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Report finds many emergency room visits are avoidable – ConsumerAffairs

When an accident or injury occurs, its second nature for consumers to go to the emergency room (ER) for treatment. But a new report finds that some of these visits arent necessary or advisable.

In a recent study, researchers from California deemed that 3.5% of all U.S. emergency roomvisits were avoidable. They say that the top three discharge diagnoses were alcohol abuse, dental disorders, and mood disorders, such as anxiety and depression. While some of these conditions can be serious, the authors note that the ER is not always necessarily the best place to have them treated.

Our most striking finding is that a significant number of avoidable visits are for conditions the ED is not equipped to treat. Emergency physicians are trained to treat life- and limb-threatening emergencies, making it inefficient for patients with mental health, substance abuse, or dental disorders to be treated in this setting, they said.

The study analyzed over 424 million visits made to emergency departments across the U.S. between 2005 and 2011 for patients aged 18 to 64. Avoidable cases were defined as those that did not require diagnostic or screening services, procedures, or medications, and led to patients being discharged home.

Of these visits, the researchers say that 6.8% were related to alcohol abuse or mood disorders, while 3.9% were connected to disorders with patients teeth or jaws. While the majorityof these visits did warrant emergency attention, the results indicated that 16.9% of mood disorder visits, 10.4% of alcohol-related visits, and 4.9% of tooth and jaw-related visits were avoidable.

While visiting the ER might seem like the safest move, the researchers note that extraneous visits can impact the overall cost of health insurance for all consumers. They believe that their results may indicate a need to increase public access to mental health services and dental care.

Our findings serve as a start to addressing gaps in the US healthcare system, rather than penalizing patients for lack of access, and may be a better step to decreasing avoidable ED visits, the researchers concluded.

The full study has been published in the International Journal for Quality in Health Care.

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Only 3% of emergency room visits may truly be avoidable, study … – FierceHealthcare

Though many emergency rooms are overcrowded and some patients may not have urgent needs, just a fraction of visits are truly avoidable, according to a new study.

Researchers examined datafrom the National Hospital Ambulatory Medical Care Survey from 2005 to 2011 that included more than 115,000 records representing 424 million emergency department visits, and found that only 3.3% were avoidable.The study team defined avoidable visits as thosethat did not require diagnostic tests, screenings, procedures or medications.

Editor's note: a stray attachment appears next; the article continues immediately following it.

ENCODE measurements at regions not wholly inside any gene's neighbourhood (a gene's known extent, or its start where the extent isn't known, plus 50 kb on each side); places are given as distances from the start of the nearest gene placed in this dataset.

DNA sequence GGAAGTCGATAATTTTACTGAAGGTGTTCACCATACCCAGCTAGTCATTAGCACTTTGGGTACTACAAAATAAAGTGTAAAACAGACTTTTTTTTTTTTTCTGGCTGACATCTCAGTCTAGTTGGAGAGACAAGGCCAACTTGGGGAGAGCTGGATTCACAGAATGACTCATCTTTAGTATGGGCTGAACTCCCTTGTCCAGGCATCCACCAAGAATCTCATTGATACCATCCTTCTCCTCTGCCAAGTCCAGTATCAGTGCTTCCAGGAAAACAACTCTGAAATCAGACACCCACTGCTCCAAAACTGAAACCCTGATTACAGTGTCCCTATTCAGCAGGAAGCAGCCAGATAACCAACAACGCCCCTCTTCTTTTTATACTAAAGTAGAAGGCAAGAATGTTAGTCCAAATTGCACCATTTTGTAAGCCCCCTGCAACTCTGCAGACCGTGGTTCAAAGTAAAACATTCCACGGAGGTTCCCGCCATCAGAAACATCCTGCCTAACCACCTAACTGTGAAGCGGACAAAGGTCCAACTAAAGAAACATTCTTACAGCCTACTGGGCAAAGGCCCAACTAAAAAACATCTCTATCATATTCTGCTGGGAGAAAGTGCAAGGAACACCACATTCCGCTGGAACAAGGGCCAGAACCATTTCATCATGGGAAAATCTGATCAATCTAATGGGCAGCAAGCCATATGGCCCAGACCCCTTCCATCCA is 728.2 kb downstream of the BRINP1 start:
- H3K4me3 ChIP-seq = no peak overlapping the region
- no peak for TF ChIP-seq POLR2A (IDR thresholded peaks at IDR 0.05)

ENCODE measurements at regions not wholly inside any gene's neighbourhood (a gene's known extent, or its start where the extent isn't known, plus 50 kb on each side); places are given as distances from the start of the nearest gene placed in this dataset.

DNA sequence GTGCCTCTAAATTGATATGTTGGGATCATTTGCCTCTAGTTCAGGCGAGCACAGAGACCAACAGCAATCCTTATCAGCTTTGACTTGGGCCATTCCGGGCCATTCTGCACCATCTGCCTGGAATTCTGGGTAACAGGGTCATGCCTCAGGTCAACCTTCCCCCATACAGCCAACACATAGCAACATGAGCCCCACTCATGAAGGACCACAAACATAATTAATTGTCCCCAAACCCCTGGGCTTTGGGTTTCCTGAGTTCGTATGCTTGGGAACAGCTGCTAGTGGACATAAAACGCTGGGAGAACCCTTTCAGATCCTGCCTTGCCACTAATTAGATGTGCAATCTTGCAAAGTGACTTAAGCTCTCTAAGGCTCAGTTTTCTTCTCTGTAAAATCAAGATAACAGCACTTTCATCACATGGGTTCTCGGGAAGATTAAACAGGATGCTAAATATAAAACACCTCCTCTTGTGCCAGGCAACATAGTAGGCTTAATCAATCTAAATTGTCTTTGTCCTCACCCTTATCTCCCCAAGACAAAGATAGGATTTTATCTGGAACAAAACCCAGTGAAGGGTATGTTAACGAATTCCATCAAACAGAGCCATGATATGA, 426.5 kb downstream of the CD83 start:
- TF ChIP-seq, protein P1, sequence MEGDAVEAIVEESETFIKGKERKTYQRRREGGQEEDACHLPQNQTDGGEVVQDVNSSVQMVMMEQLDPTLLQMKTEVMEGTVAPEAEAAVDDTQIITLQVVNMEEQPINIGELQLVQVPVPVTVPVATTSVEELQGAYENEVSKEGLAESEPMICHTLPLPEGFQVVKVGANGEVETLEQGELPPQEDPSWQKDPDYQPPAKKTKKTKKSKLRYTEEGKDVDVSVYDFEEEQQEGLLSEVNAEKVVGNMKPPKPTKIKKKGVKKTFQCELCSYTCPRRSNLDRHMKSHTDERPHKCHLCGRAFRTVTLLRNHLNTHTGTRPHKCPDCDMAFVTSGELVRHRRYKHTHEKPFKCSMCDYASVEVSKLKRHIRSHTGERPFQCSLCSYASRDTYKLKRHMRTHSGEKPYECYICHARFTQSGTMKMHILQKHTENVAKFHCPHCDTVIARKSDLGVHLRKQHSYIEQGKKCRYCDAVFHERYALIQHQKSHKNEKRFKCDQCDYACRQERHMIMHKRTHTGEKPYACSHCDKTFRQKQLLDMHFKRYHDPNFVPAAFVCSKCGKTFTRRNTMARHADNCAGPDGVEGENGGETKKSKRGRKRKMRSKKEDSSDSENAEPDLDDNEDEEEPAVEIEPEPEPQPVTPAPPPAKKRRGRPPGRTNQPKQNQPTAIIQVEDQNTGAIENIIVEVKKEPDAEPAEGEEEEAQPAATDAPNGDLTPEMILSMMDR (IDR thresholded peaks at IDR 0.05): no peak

A number of these avoidable visits were for concerns that the ER is not equipped to treat, like dental or mental health issues, according to the study. Of the avoidable visits, 6.8% were for alcohol- or mood-related disorders, like depression or anxiety, while 3.9% were for dental conditions.

RELATED:4 strategies to reduce ER overcrowding

The findings, published in the International Journal for Quality in Health Care,challenge the commonly held belief that many people visit the ER needlessly, said RebeccaParker, M.D., president of the American College of Emergency Physicians, in an announcement.

Despite a relentless campaign by the insurance industry to mislead policymakers and the public into believing that many ER visits are avoidable, the facts say otherwise, Parker said. Most patients who are in the emergency department belong there and insurers should cover those visits. The myths about unnecessary ER visits are just thatmyths.

RELATED: ER visits offer a teachable moment to reduce drug use

The ER has been a frequent target for initiatives seeking to reduce overuse and the costs associated with emergency care. However, the researchers saidthat their findings point more toward the value in programs to improve patient access to services like mental health and dental care.

The study found that 10.4% of visits from patients with alcohol-related disorders and 16.9% of visits from patients with mood disorders were avoidable, suggesting that policymakers could do more to increase access to the services that would keep those patients out of the ER.

Our findings serve as a start to addressing gaps in the U.S. healthcare system, rather than penalizing patients for lack of access, and may be a better step to decreasing avoidable ED visits, the authors wrote.

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